I would like to try it too because as a pot still product it might resemble the old-time corn whiskey such as Casper's Sweet Mash Corn Whisky of Winson-Salem, NC. Certainly it might capture some of the flavor of the original corn moonshine. In a book, Our Southern Highlanders, a study of the Appalachian communities published before the first War and available full text online (easy to find by a Google search), there is in chapter four an interesting description of moonshine making. The mash itself sounds very similar to modern white dog for bourbon: corn is ground and mixed with barley malt. If no malt is available the corn is left to sprout over a period of days by soaking it in warm water. Then, rye malt is added if available, if not they go without. Finally, the product is left for days to ferment naturally, the author notes that normal distilleries would add yeast but this is not done in small mountain stilling. The beer is distilled once and then redistilled or put through what is clearly a thumper, called by the shiners he says a "thumpinchest" and which the writer calls a "steamchest". He has an interesting discussion about why moonshine is not aged. He says first, the people can't afford to keep it that long, they need the money from its sale. Second, it is trouble enough to keep the stills without having barrels of whiskey aging that the revenuers could easily find and that can't be carried away quickly by the moonshiners (called here "blockaders"). Third, there is a high demand for it in the mountains, an "urgent" need, so there is no need to age whiskey for sale, people want it as soon as it is ready. There is a a funny quote from a blockader, who when asked if whiskey is aged, says, "if it gets to be a month old it'd fool me".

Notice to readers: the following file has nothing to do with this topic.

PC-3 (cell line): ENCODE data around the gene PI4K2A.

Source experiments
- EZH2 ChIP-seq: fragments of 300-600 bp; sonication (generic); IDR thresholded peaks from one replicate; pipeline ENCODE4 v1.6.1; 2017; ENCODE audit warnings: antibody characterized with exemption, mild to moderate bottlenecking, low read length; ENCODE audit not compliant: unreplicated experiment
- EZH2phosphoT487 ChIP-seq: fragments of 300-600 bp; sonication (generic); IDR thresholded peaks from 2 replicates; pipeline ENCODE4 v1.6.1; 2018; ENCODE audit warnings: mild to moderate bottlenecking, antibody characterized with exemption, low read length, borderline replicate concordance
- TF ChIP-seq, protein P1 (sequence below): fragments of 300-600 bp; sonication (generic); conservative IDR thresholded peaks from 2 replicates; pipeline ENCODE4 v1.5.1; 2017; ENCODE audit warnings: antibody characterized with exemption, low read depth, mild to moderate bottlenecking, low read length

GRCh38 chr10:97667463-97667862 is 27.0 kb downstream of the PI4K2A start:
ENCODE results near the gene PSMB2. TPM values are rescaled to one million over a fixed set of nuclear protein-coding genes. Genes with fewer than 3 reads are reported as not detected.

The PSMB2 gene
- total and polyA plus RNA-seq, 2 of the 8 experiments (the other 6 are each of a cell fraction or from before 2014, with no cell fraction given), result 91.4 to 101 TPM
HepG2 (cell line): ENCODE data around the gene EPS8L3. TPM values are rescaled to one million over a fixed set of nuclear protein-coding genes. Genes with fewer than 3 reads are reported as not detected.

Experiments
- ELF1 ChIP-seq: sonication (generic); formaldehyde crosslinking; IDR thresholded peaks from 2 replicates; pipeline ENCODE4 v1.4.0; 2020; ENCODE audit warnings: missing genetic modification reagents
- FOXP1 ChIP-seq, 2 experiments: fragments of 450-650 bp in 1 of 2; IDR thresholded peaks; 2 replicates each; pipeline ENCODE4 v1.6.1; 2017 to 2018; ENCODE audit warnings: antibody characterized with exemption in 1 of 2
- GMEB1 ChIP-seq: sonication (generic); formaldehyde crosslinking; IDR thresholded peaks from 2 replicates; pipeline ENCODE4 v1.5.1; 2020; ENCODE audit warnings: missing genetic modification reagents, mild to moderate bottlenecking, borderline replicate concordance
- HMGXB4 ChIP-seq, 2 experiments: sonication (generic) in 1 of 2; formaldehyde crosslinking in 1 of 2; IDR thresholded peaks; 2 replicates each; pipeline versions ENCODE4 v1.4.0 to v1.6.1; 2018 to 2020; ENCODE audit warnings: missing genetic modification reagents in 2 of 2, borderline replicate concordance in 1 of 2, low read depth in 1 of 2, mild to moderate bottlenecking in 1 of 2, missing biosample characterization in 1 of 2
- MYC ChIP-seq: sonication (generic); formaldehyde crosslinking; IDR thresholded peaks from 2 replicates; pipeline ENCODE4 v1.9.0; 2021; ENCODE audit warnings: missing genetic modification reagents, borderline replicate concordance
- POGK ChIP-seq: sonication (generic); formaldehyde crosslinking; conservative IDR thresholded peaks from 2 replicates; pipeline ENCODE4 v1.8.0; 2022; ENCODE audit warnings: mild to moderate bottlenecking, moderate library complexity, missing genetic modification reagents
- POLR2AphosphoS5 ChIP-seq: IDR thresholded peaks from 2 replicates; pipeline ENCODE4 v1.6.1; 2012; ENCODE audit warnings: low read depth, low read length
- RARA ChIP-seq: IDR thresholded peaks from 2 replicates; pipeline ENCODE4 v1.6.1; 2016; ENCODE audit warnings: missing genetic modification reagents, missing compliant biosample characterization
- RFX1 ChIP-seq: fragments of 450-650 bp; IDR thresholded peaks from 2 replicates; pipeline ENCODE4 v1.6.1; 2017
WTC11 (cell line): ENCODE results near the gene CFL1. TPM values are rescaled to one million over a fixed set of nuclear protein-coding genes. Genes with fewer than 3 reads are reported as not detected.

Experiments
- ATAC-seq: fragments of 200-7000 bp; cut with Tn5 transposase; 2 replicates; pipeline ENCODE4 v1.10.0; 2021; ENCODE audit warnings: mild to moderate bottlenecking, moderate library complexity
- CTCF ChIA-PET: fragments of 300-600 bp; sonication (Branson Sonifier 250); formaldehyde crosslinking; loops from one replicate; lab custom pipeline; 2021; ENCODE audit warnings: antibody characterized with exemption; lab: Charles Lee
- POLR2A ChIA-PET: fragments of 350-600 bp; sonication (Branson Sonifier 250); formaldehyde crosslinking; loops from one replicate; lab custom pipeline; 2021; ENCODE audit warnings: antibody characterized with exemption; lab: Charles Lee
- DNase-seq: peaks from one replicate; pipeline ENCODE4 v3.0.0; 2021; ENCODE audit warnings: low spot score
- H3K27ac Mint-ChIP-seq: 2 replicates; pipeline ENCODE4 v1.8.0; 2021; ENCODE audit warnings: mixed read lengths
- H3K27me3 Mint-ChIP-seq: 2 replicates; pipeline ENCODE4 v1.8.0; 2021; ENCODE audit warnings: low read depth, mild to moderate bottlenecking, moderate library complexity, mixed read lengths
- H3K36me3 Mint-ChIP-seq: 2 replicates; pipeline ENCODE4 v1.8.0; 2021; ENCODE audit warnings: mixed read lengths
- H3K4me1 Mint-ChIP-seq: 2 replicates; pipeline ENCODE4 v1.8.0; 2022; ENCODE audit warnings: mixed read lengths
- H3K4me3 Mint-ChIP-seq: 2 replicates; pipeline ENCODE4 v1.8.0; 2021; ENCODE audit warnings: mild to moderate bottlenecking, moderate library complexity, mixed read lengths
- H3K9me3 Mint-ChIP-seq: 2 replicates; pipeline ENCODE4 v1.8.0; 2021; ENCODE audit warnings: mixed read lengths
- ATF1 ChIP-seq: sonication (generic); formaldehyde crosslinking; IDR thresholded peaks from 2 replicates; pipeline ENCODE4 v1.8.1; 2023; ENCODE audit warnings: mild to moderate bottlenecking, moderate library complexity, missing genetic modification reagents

Then the author discusses briefly "red liquor" and quotes a story that a local man was told by a "slick-faced dude from Nashville" that his whiskey would be better if he aged it and he'd get more money for it. So the local said he tried this and aged it "three months" but there was no improvement. I think the author is trying to say that the local people did not realise that whiskey had to be aged much longer than 3 months to become red liquor although this part of the chapter is somewhat unclear and may have been transferred incorrectly online.
Anyway it is a very interesting contemporary (circa 1910) account of moonshining. The reference to a city dude who knew about red liquor is further proof I think that the aging of whiskey was something developed in the towns or on trade routes and dealt in by businesspeople with money who did not reside in remote areas.